To be honest, choosing a primary care doctor is probably going to be one of if not the most important decision you make in your life.  It’s also going to be one of the most difficult if you don’t ask the right questions.  I think when most people are searching for a doctor, they tend to go about it the same way that they would if they were looking for any other kind of a service, such as finding a plumber, or the best auto mechanic – they tend to rely on sites like Yelp or Angies List, but honestly, is this going to be the best way?  I mean do you really want to search for a doctor the same way you search for any other service?  Probably not!  Hopefully not!  When it comes to asking the right questions, look down below and you will see a set list of things you want to ask yourself, your insurance company or the doctor.  When you do find a doctor it is important to ask them common medical questions about your overall health on your first visit, just to see if you and the doctor are compatible.

Checking Your Insurance

One of the best ways to find a doctor, is not to look on Yelp, but to look at your actual insurance company website.  99.9% of the time your insurance company’s website will have a list of other doctors in their network that you can use.  However, don’t just rely on this information; because of variables and changes throughout the years, sometimes the information may not be up to date and even though it says they accept you’re kind of insurance, they may not accept it now.  Always call the office and make sure they do still accept your insurance and what you will need to bring with you for your visit.  Another thing to do if you really DO like reviews, is to find acceptable doctors on your insurance website and then do some research on your own to see on various sites what sorts of experiences people have with these doctors.

Board Certifications

In the same way a trusted lawyer will have gone through the bar exam, a trusted doctor will go through a board certification.  This means that the doctor in question has earned a degree from one of the many qualified schools in the world and has completed an entire education with that school or other schools.  Board certificated doctors have gone through 4-7 years of ongoing education.  The doctor should also be accredited, licensed and insured and they have to have had passed one of the American Board of Medical Specialties exams.  Any doctor that has a certification has to continue being certified by continuing their ongoing education.  To find out of a doctor is certified you can visit a website like or the like.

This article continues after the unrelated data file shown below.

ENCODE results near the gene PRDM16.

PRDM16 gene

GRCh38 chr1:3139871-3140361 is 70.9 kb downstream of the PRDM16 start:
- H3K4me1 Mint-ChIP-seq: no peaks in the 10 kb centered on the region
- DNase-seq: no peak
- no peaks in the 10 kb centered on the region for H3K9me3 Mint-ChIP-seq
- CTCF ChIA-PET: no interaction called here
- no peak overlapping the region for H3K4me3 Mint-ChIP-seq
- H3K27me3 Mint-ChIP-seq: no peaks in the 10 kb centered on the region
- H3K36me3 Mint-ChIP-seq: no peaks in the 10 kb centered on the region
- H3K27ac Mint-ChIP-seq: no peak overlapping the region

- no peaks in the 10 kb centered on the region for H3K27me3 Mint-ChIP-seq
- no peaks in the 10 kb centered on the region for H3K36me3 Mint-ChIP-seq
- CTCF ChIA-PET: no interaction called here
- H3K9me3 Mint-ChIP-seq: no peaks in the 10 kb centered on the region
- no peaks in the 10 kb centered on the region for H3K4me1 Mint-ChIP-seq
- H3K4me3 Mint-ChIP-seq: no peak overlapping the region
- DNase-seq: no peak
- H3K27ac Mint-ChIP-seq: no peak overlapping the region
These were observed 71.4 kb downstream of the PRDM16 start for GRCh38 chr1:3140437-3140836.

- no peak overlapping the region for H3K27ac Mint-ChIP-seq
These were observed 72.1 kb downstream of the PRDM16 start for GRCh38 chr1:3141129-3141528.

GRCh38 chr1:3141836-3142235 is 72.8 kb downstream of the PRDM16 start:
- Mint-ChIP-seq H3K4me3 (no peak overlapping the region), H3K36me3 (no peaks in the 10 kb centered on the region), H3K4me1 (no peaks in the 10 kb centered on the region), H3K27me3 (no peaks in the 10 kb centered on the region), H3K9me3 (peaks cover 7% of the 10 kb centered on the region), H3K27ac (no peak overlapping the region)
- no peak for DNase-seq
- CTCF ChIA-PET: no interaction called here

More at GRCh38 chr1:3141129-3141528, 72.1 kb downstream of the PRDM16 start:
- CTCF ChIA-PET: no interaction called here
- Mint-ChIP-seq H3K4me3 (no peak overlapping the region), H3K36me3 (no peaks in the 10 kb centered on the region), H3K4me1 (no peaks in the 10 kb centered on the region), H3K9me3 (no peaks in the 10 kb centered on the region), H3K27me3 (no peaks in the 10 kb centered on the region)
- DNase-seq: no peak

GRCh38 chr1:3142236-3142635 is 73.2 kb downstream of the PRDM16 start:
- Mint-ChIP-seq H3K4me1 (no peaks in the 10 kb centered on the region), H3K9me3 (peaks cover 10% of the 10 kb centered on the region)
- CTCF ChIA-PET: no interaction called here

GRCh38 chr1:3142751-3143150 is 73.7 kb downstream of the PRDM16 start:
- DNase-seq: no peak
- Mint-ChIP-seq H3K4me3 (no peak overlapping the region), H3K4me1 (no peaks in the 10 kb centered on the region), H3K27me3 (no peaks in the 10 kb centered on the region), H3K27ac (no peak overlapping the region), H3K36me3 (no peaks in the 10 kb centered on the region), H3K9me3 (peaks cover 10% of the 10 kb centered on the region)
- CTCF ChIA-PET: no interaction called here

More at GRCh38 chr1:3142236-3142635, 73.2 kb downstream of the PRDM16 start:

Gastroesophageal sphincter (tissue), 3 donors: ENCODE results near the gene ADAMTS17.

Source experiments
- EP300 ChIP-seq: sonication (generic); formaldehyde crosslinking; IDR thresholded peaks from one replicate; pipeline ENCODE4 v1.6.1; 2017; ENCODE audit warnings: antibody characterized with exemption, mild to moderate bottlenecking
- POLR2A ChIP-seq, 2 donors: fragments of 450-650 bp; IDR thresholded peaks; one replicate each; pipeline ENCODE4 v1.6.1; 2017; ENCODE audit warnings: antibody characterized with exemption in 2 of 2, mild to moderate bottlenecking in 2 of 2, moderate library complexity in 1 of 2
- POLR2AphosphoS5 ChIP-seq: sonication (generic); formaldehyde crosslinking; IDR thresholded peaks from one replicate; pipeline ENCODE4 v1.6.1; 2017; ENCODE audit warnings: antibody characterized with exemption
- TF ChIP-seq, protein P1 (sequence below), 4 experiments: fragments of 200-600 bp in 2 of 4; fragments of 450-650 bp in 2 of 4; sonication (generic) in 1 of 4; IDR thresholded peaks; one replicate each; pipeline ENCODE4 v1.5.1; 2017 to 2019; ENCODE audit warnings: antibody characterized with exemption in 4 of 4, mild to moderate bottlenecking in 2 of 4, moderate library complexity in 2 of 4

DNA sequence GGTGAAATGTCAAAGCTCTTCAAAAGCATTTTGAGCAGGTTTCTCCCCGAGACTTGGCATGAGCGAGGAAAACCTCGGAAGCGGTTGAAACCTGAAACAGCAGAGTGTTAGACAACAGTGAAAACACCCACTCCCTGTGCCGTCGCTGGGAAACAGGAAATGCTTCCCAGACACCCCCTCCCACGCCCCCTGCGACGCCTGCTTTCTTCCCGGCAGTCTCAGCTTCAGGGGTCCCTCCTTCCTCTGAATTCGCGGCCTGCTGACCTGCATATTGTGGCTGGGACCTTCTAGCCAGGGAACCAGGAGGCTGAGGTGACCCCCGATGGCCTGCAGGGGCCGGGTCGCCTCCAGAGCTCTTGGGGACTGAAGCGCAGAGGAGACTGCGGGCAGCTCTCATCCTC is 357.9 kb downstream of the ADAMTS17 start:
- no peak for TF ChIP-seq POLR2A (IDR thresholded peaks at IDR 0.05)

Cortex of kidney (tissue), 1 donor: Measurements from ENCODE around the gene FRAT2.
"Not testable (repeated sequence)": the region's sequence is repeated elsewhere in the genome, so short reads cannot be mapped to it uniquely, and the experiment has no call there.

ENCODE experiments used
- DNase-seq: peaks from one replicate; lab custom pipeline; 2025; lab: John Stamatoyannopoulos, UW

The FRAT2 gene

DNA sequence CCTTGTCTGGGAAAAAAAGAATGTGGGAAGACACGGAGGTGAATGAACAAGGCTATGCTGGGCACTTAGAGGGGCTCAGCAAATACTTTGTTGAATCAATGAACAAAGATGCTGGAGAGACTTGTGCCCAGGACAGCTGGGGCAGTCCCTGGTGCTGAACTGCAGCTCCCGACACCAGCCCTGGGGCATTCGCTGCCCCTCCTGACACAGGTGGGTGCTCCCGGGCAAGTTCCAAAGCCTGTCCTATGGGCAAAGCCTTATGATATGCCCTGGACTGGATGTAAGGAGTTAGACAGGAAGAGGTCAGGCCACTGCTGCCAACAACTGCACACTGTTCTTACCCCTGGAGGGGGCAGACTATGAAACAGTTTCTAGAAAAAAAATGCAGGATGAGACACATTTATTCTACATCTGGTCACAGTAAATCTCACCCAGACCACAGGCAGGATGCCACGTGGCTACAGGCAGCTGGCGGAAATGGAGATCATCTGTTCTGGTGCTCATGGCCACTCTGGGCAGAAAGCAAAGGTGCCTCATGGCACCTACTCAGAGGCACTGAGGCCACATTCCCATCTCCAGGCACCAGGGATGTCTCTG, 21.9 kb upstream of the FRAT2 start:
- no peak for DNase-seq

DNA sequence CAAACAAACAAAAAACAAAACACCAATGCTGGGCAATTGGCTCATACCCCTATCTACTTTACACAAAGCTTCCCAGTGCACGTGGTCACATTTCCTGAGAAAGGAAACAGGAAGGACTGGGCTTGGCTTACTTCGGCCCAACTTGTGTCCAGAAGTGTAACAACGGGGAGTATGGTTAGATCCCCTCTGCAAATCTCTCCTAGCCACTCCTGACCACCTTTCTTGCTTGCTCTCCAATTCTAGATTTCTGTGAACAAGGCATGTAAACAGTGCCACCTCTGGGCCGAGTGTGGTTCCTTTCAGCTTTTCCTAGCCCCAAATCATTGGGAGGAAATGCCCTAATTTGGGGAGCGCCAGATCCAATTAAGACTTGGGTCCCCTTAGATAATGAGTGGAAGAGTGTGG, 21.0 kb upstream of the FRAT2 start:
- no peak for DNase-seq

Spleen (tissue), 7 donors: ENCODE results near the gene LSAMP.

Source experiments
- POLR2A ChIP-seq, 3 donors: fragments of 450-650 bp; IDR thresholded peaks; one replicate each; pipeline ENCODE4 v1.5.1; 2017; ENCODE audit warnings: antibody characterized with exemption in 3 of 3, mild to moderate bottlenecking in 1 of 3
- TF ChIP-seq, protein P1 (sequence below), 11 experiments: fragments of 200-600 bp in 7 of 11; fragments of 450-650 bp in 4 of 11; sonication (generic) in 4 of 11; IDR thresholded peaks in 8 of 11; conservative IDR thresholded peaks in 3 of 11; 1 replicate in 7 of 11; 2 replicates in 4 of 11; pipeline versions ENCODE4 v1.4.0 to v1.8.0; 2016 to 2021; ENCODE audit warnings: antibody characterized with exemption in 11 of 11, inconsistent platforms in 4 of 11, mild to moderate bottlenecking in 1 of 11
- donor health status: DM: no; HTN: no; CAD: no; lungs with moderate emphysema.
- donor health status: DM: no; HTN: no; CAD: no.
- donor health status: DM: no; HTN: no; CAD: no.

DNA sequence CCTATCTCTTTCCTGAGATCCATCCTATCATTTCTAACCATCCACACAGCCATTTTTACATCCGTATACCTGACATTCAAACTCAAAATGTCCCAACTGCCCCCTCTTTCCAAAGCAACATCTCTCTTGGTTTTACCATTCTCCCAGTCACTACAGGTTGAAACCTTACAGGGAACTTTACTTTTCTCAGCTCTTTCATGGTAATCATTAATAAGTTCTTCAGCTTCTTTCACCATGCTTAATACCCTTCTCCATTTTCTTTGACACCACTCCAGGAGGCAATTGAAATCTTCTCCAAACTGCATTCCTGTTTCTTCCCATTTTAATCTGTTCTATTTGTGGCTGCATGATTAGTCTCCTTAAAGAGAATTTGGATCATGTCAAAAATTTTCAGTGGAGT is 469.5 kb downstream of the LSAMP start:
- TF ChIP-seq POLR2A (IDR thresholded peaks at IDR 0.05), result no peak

Red Flags

It’s quite common for a doctor, especially someone that is a surgeon, to have been sued once or twice or even had a malpractice suit against them – this doesn’t necessarily mean they are a bad doctor though.  However, if you find a doctor that has had several malpractice suits against them or they have been sued multiple times, it might be a good idea to start looking for someone else.  A doctor might be sued for malpractice because they were under the influence of drugs or alcohol or worse.

Compatibility Levels

When most of the people in the US search for a doctor, they go on feelings more than anything else.  Make sure you feel comfortable with your doctor; have it be a primary medical doctor, specialist, dentist or anything else.  You want to make sure that you feel comfortable with them, that they listen to your worries, needs, wants, etc.  It’s also important to make sure that you understand your doctor in terms of language.  These days there are many doctors that come from other locations like India, Germany and France, so it’s important that you actually understand what they are saying when they speak with you.  It also might be important to you to have a doctor that is empathetic or sympathetic and will explain things to you step by step, keep you comfortable, or give you a pat on the back when you have a clean bill of health, go into remission from cancer, etc.

Office Policies

When looking at doctors, you also need to look at the office itself.  Do they allow random walk in visits, or do you have to make an appointment?  How long do they keep patients waiting in the waiting room?  Do they have the ability to make referrals for extenuating circumstances?  You also need to find out the insurance they prefer or can take, how much money visits cost, etc.